DURHAM, N.C. (AP) _ The teenager who underwent a second heart-lung transplant after the first was botched, has severe and irreversible brain injury, hospital officials said Friday.
Doctors discovered early Friday, a day after the second transplant operation, that 17-year-old Jesica Santillan's brain had swelled and was bleeding.
``Yesterday after the transplant, we were all very hopeful,'' said Dr. Karen Frush, Duke University Hospital's medical director of children's services. But now, ``the swelling in her brain is severe, severe to the point we fear it's irreversible.''
Frush and Dr. William Fulkerson, the hospital's chief executive officer, said additional tests were planned for Friday to confirm the diagnosis.
Mexican-born Jesica was near death after her body began rejecting organs she received in a transplant Feb. 7 that didn't match her blood type. Against all odds, a matching donor was found, and the second transplant was done Thursday morning.
Doctors attributed Friday's complication to the amount of time Jesica was connected to life-support machines while she awaited the second transplant, said Mack Mahoney, a leader of fund-raising efforts to pay for Jesica's care.
Frush said Jesica's transplanted heart and lungs continued to function well, though her kidneys _ also compromised by the long period she spent on life support _ were ``somewhat of an issue'' and she was on dialysis.
Jesica had a heart deformity that kept her lungs from getting oxygen into her blood. Her family moved from a small town near Guadalajara, Mexico, to a relative's home in Louisburg so she could get medical care. She spent three years on a transplant waiting list before her first surgery.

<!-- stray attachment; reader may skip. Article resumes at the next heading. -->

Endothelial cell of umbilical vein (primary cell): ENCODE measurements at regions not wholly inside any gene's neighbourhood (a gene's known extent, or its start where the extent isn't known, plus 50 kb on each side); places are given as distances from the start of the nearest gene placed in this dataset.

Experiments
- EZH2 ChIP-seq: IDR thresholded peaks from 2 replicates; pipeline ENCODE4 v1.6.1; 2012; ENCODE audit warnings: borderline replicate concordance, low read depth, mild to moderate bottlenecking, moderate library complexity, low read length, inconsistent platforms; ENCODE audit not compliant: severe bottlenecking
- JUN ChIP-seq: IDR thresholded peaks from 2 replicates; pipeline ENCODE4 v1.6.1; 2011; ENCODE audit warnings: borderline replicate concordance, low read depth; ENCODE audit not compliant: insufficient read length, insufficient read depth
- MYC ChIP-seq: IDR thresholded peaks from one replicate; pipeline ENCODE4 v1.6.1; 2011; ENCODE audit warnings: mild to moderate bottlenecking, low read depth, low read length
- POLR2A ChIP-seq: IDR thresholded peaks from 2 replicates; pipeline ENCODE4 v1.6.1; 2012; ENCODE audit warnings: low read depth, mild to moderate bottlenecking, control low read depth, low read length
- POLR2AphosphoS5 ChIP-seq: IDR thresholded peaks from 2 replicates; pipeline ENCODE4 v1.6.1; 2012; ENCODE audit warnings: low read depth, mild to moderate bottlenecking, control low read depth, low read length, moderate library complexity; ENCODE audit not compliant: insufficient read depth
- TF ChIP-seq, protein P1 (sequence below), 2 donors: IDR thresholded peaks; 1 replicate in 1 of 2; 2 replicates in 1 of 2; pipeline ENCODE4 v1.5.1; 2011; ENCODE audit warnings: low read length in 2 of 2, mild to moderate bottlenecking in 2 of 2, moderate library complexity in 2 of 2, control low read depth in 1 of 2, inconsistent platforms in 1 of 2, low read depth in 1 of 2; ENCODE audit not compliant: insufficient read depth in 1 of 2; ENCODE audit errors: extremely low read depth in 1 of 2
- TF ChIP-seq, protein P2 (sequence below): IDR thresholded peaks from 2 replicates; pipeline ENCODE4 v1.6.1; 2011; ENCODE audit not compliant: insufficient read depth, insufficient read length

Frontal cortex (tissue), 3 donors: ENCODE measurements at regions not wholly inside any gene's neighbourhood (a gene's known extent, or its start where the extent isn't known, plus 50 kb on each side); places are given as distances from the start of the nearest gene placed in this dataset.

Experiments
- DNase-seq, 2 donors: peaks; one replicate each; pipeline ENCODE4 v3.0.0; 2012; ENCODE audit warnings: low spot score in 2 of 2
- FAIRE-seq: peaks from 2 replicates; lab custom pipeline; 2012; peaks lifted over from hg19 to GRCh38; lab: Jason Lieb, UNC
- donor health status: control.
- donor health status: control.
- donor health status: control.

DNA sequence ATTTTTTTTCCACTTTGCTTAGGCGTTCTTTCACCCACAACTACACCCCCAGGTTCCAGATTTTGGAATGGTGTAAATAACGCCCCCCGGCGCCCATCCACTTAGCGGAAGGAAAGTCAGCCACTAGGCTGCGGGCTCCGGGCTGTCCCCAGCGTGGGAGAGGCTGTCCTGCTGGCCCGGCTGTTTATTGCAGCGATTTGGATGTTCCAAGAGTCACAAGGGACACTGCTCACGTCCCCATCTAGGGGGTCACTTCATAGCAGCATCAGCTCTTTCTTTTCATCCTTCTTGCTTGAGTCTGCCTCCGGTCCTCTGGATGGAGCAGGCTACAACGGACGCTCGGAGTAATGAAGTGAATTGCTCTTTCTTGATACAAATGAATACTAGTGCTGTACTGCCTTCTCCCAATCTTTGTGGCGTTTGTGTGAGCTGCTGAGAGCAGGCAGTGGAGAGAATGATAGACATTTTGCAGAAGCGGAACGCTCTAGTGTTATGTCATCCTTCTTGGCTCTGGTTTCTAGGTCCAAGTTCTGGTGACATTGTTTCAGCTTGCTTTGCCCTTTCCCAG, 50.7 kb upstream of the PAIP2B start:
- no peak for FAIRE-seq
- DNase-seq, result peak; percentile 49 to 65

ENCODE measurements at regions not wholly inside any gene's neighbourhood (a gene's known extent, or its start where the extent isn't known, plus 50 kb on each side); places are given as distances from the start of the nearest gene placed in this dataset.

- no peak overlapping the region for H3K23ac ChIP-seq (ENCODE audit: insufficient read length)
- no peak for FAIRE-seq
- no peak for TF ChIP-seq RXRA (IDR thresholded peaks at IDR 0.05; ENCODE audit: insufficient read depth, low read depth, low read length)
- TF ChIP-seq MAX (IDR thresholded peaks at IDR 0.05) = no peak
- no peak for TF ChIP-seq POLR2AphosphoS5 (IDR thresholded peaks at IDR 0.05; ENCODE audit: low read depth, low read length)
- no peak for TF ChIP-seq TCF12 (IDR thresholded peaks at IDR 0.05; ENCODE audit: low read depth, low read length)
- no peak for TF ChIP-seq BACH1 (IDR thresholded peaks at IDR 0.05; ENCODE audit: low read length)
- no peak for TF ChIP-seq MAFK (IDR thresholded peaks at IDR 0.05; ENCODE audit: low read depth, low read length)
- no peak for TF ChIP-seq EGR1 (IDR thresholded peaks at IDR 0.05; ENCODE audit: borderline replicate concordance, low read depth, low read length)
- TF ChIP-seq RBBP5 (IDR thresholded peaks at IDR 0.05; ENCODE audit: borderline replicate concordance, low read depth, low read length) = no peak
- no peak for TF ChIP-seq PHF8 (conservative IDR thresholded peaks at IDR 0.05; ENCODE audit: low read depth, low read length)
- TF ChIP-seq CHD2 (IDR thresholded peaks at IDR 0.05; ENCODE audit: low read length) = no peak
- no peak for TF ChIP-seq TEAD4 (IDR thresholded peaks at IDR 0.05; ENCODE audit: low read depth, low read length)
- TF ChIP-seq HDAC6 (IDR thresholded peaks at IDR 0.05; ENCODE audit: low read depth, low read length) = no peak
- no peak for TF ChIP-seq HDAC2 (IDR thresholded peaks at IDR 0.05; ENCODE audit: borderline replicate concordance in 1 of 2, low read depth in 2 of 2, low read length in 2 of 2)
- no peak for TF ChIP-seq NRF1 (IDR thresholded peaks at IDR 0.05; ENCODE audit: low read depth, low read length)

In that operation, Dr. James Jaggers implanted organs from a donor with type A blood, rather than Jesica's O-positive, a mistake Duke officials say wasn't discovered until the surgery was almost over.
Fulkerson said Jaggers wrongly assumed compatibility had been confirmed when he was offered the organs, and later failed to double-check that assumption, a violation of the hospital's procedures.
The hospital has added additional levels of verification for organ compatibility, and Fulkerson said those new procedures were followed before Thursday's surgery.
The Herald-Sun of Durham reported Friday that the second heart-lung set came from a Michigan woman who suffered a stroke. The newspaper said it knew the donor's identity, but withheld it because the donor's family had asked for anonymity. It did not give the source of its information.
Both sets of organs were donated through the United Network for Organ Sharing, a national group that helps connect donors and potential transplant patients.
Hospitals may place non-U.S. citizens on their transplant waiting lists and must give them the same priority level as citizens, but can perform no more than 5 percent of their transplants on non-citizens, said group spokeswoman Anne Paschke.
``We want to make sure that with such a scarcity of organs that we take care of people in the U.S.''